Growing up, we called it The Mission.
As a young person, I didn’t really understand what that meant. We weren’t taught our history. No one in the many Catholic schools I attended broke down the history of Indigenous people in the area and the creation of our reservation.
Fort William First Nation Indian Reserve sits adjacent to Fort William, or “Westfort,” in the city of Thunder Bay, Ontario, and is signed under the Superior-Robinson treaty. Typically, you can access the city via the James Street bridge, which is a rickety wooden swing bridge and railway. I grew up having nightmares about falling off that bridge in cars despite having crossed it hundreds of times. In the summer, we could ride our bikes across it and into Westfort–most people just walked; however, a fire in 2013 burned it up and no one, save for the trains, have been able to cross it since. No one will take responsibility for the damage; therefore, it has yet to be fixed.
The closure has forced folks to take a huge detour across another bridge further down the Kaministiqua River on the highway. This has led to many a devastating car accident due to the precariousness of the turn to get onto Chippewa Road, which leads to the reserve, with the victims being mostly community members.
I’ve learned that just recently (five years later) the bridge is finally being repaired. I haven’t lived on reserve since I was seventeen, but I still and always will consider FWFN my home. That burned bridge represents many things to me: It represents the loss of my way home. It represents history being erased. It represented the divide between us and them. Most importantly, it represents keeping us in our place.
When I picked up Tanya Talaga’s Seven Fallen Feathers, I read her description of this history and more. She begins by telling the story of Nanabijou–The Sleeping Giant and the Ojibwe people. She talks of Thunder Bay being a “city with two faces”–the history of Port Arthur and Fort William and what that means for the Indigenous people that live within it. She paints this as a creation story–an old tale–and it reads beautifully and heartbreaking and we’re only six pages into the book.
Now, I knew what the book was about before purchasing it. The art that I create is based around Indigenous truths and politics, and I try to be aware and fight for our youth and our women and girls as much as possible. I remember hearing about the missing youth while it was happening. I knew what I was getting into. But there was something about reading that prologue that I wasn’t ready to hear. I was barely two pages in and I threw the book down in tears.
I. Wasn’t. Ready.
Growing up, I read as much as I could. I loved reading. Sweet Valley High and Christopher Pike books were so precious to me. I remember my auntie buying me true crime books, so I began a journey into those as well. True stories about daughters or sisters being murdered or missing–white people with the support of thousands behind them. Support of the local TV stations and newspapers. Support enough for a made-for-TV movie or even a book.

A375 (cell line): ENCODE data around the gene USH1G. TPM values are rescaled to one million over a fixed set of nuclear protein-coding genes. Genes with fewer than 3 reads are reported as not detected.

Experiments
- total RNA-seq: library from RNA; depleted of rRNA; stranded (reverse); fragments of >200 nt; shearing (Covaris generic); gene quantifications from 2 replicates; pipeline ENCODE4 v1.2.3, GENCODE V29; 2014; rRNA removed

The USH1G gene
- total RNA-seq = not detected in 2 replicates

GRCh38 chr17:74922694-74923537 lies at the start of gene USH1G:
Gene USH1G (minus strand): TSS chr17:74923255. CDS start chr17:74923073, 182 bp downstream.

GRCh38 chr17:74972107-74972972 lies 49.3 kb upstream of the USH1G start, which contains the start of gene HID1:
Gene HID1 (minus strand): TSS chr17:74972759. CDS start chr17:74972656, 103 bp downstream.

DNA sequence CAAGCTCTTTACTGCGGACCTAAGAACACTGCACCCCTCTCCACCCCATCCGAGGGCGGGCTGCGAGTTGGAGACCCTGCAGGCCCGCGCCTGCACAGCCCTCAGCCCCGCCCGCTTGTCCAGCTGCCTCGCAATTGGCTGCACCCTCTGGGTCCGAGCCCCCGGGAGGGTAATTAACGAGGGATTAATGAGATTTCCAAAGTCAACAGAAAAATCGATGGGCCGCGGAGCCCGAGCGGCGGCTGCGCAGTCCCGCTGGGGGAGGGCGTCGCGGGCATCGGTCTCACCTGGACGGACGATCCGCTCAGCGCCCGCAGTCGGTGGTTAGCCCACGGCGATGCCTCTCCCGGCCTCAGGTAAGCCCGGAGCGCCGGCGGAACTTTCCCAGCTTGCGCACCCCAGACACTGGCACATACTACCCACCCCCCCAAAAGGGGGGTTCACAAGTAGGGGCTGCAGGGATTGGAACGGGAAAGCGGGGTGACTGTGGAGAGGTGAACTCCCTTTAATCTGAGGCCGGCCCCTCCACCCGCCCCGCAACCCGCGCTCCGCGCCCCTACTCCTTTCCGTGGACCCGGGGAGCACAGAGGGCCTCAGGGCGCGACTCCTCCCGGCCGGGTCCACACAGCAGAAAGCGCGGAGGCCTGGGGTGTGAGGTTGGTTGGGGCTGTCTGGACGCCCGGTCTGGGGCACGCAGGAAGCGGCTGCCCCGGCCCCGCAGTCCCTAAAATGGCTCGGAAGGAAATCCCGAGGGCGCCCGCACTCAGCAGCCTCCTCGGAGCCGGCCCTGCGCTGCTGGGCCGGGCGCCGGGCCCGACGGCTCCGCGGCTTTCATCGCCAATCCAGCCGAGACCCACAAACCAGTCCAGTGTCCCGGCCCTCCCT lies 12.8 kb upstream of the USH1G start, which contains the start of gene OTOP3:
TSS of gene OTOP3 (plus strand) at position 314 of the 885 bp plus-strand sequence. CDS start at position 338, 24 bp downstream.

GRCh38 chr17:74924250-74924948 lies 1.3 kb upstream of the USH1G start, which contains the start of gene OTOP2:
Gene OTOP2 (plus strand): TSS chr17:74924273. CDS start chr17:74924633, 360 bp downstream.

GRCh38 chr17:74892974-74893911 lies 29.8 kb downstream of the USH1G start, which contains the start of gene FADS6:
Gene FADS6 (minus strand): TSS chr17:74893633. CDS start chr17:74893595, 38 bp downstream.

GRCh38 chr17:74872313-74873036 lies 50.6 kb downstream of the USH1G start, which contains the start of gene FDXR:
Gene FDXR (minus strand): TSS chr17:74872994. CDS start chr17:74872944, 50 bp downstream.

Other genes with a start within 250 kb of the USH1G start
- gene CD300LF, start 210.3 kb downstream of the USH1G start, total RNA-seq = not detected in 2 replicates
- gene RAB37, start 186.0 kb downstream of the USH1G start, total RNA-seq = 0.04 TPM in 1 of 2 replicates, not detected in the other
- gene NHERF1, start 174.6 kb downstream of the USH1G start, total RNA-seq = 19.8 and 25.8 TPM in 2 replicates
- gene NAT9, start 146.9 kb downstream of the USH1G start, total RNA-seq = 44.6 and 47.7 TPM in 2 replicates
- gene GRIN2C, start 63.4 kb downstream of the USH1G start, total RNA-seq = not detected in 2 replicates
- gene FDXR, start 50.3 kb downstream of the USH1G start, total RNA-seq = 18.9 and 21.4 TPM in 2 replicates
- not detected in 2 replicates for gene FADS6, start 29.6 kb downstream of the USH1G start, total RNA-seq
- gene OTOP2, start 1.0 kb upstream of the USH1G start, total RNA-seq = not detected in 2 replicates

Meanwhile, I was completely unaware that thousands of Indigenous woman and girls had gone missing since the seventies and no one was reporting or writing books or CBC specials about that. I had no idea that I was a statistic. That I was five to seven times more likely to die a violent death. Even when I was twelve years old, having just crossed the James Street bridge with my cousin, a white man in a moustache and truck pulled over and tried to get us into his vehicle. Two very young Indigenous girls, clearly coming from the reserve. I didn’t understand the impact and terrifying reality of that situation, even when he opened the passenger door and said, “Get in.” We knew enough to say we weren’t going very far, but thanks anyway, and walk as fast as possible to get further into the city, rather than right beside the docks. At the time, those docks were also being used to traffic young girls into the Lake Superior sex trade, unbeknownst to anyone. Being an Indigenous youth in that city was far more dangerous than any of us had really known, and it hasn’t changed in over twenty years.
There’s something about knowing the truth and reading about the truth. When I picked up the book again, I felt a reflection. I knew every place she was talking about. None of the youth were from FWFN; instead, they were from neighbouring reservations that did not have access to high schools or proper medical care. The kids were sent to Thunder Bay to live with host families–sometimes relatives, oftentimes not. They attended Dennis Franklin Cromarty High School, a school for Indigenous students coming from as many as twenty different communities. They were removed from their homes, which were most often dry reservations, and placed within a city where anything goes and no one was really looking out for them.
Seven Fallen Feathers tells the stories of seven Indigenous high school youth who died in Thunder Bay, five of whom were found in rivers, between 2000 and 2011.
It also mentions Tammy Keeash and Josiah Begg, two Indigenous teenagers from two different communities found dead in the same river a week and a half apart during the writing of the book itself.
For years, there were no inquests into the deaths of the seven. The police don’t take “drunk Indians” too seriously. The fact that some of these kids were intoxicated means that the manner of their death is insignificant. They did it to themselves. They asked for it. They fell into the river. They walked in. About a million other options except for the obvious one: someone killed them.